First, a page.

Harvest; first signs of winter; farewell to Spot & Opie

After a cold summer, September was quite warm.
Naturalist Larry Weber (a friend and neighbor) reported that the average temperature for the month was an unusually high 62 degrees (the norm being 55).
But with a hard frost predicted at the end of the month, the Farmers brought in what was ripe from the gardens.
Most of the larger tomatoes were still green, of course, but many of the cherry and paste tomatoes were ready.
Barb spent the next several days saucing, drying and freezing the little buggers.
This year's haul of potatoes was huge -- well over 100 pounds.
The farmers are now eating potatoes at most meals and getting weary of them already, wondering why they didn't plant a few rows of cheese burgers instead of all those spuds.
The old apple tree was as productive as ever.
Someone dug a burrow beside it
to help with the apple harvest.
Many other burrows popped up around the farm as critters got ready for winter.
The first hard freeze came on Sept 30
zapping what was left in the gardens.
The sunrise through the frozen fog was spectacular.
The few grapes that Dodger didn't get also got zappedbut were soon turned into a lovely jam.
The first snow of the season -- about 2 inches -- fell on Oct 10
briefly hiding the remnants of the gardens.
With such an early snow, we enjoyed an unusual combination

of fall colors and white ground.
Going from an average 62 degrees in Sept to 39 in the first half of Oct (the norm being 45), Bubba and Julius huddled together for warmth.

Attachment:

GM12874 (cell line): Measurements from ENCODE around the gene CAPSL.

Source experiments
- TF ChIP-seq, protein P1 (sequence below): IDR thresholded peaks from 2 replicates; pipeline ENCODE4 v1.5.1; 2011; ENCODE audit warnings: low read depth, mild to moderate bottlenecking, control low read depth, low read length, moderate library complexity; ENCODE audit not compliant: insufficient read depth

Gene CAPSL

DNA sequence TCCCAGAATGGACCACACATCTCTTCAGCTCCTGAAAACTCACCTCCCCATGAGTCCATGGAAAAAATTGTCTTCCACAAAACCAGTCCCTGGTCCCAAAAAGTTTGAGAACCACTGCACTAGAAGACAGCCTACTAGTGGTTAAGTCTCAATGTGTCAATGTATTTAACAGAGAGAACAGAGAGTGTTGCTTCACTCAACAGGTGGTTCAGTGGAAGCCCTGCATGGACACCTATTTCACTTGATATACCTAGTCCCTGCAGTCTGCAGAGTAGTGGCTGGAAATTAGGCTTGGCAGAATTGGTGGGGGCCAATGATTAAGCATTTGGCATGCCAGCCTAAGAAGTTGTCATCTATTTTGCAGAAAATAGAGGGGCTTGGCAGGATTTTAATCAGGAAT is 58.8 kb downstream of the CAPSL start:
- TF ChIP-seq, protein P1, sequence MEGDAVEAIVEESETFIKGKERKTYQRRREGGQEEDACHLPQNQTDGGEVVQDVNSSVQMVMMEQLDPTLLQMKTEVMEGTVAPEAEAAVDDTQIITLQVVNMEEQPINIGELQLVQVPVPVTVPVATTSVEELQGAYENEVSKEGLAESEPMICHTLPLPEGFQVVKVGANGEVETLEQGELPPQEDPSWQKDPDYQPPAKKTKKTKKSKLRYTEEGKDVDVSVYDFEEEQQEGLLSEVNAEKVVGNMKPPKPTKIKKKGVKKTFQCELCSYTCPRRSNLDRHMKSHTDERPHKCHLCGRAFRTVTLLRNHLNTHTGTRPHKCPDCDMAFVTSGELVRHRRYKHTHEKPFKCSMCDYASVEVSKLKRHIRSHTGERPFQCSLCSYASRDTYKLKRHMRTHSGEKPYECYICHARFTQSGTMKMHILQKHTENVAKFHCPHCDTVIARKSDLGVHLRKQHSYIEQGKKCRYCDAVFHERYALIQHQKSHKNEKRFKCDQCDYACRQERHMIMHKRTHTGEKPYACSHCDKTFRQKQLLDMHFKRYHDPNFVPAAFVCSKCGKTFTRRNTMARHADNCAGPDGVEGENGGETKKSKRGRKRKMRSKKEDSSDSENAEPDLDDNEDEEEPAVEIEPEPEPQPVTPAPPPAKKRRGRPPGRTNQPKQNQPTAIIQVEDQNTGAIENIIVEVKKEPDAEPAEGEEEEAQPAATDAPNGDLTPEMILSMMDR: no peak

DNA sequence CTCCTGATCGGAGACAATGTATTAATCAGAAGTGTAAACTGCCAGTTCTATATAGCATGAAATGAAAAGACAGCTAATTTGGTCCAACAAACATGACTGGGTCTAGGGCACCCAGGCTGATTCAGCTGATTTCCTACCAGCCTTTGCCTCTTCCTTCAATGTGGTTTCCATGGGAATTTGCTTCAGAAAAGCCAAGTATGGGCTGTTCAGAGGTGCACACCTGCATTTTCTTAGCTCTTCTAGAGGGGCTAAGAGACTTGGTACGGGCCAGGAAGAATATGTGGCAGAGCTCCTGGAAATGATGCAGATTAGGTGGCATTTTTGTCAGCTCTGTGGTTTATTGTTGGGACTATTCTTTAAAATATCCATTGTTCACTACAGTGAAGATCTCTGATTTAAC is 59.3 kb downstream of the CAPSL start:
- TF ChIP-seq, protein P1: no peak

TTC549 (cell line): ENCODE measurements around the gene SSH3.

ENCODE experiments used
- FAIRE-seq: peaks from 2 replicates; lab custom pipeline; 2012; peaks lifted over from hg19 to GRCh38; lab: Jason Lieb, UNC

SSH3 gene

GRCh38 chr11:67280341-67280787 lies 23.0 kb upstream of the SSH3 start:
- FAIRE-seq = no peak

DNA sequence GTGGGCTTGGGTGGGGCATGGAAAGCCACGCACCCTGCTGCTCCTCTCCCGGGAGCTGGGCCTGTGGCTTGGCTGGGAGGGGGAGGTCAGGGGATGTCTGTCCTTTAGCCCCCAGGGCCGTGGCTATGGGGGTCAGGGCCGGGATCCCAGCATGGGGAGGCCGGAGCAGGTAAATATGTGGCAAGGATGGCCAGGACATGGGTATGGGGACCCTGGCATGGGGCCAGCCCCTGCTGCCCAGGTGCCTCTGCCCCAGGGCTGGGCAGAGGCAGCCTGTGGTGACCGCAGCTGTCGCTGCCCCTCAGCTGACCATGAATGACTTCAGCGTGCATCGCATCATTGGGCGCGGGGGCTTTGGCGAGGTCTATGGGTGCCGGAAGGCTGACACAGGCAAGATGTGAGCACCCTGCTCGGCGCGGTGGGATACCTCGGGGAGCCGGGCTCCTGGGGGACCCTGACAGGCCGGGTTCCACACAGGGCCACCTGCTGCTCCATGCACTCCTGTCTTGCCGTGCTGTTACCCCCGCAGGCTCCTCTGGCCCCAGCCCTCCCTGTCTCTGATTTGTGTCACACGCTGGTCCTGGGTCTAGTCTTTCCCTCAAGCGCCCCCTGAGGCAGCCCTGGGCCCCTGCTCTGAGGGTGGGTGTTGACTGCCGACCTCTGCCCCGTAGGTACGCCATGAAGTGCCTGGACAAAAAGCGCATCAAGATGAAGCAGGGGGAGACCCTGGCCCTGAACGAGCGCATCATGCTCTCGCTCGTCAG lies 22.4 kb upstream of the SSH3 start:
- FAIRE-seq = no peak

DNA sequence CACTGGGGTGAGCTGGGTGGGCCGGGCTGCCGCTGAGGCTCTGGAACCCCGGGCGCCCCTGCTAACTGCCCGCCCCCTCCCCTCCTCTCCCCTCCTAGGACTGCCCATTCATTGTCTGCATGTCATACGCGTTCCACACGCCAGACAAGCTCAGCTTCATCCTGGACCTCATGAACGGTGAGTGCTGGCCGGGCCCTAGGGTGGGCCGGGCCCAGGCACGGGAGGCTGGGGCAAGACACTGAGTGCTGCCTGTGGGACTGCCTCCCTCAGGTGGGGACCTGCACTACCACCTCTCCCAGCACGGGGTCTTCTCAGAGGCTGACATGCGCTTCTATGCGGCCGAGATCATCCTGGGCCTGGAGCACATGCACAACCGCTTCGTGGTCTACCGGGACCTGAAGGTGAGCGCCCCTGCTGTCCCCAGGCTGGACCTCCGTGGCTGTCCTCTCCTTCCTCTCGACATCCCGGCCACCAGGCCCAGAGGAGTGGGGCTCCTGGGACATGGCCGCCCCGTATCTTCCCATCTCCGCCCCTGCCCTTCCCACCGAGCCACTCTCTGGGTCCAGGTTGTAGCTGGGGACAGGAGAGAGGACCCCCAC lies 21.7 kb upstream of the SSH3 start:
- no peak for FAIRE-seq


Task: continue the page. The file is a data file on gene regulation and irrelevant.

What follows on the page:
The gentlemen, however, were invigorated by the frosty air.
It's breeding season, and Majority is paying a lot of attention to the ladies.
Hey, Cutie, do you come here often? I'm a Capricorn; what's your sign? Your legs must be tired, 'cuz you've been running through my dreams.
Are you Jamaican? Because Jamaican me crazy!
If I said you had a beautiful body, would you hold it against me?
Hubba, hubba, hubba!
The farmer who was going to take Spot and Opie for his petting zoo was unfortunately not able to do so.
At any other farm they would have been turned into goat burger
but Barb finally found another home for them.
They spent their last hours with us romping all over Mount Haystack
and then climbed into the Goatmobile for the ride to Aitkin County, alternately looking out the window
and munching on hay.
Off they go to a new farm, where they will enjoy (we hope)
being companions to a young woman's horses.The goat barn is certainly a lot quieter without them, and we miss their endearing obnoxiousness. We're looking forward to the next kidding season.